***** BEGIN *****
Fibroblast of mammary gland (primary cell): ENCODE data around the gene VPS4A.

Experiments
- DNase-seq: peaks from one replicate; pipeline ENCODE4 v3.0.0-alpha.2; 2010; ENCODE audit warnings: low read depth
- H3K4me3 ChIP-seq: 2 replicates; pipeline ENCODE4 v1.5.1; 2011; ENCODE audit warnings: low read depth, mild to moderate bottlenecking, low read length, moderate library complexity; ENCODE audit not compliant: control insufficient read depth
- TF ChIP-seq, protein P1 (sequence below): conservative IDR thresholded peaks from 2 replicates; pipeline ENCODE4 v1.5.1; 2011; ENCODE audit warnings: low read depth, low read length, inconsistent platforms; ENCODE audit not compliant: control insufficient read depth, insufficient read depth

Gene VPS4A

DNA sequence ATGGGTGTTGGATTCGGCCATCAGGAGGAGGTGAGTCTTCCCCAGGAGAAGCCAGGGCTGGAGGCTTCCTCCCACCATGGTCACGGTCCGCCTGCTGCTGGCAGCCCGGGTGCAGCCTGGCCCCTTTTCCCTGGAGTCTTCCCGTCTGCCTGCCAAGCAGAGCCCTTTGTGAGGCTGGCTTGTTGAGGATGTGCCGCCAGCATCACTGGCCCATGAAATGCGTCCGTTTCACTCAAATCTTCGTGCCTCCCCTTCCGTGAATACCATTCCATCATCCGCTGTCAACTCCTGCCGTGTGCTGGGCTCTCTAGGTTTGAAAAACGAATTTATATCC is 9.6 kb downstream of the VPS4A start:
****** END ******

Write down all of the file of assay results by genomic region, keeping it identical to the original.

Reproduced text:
Fibroblast of mammary gland (primary cell): ENCODE data around the gene VPS4A.

Experiments
- DNase-seq: peaks from one replicate; pipeline ENCODE4 v3.0.0-alpha.2; 2010; ENCODE audit warnings: low read depth
- H3K4me3 ChIP-seq: 2 replicates; pipeline ENCODE4 v1.5.1; 2011; ENCODE audit warnings: low read depth, mild to moderate bottlenecking, low read length, moderate library complexity; ENCODE audit not compliant: control insufficient read depth
- TF ChIP-seq, protein P1 (sequence below): conservative IDR thresholded peaks from 2 replicates; pipeline ENCODE4 v1.5.1; 2011; ENCODE audit warnings: low read depth, low read length, inconsistent platforms; ENCODE audit not compliant: control insufficient read depth, insufficient read depth

Gene VPS4A

DNA sequence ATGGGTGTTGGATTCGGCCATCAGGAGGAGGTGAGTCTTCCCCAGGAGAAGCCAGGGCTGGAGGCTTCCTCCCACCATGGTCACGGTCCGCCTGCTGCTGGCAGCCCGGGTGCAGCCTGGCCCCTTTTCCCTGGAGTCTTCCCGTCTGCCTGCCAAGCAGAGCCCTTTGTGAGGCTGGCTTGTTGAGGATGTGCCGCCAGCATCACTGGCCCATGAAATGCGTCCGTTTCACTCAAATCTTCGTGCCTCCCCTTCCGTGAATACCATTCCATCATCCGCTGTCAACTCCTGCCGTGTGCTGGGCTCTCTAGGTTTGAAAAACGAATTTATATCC is 9.6 kb downstream of the VPS4A start: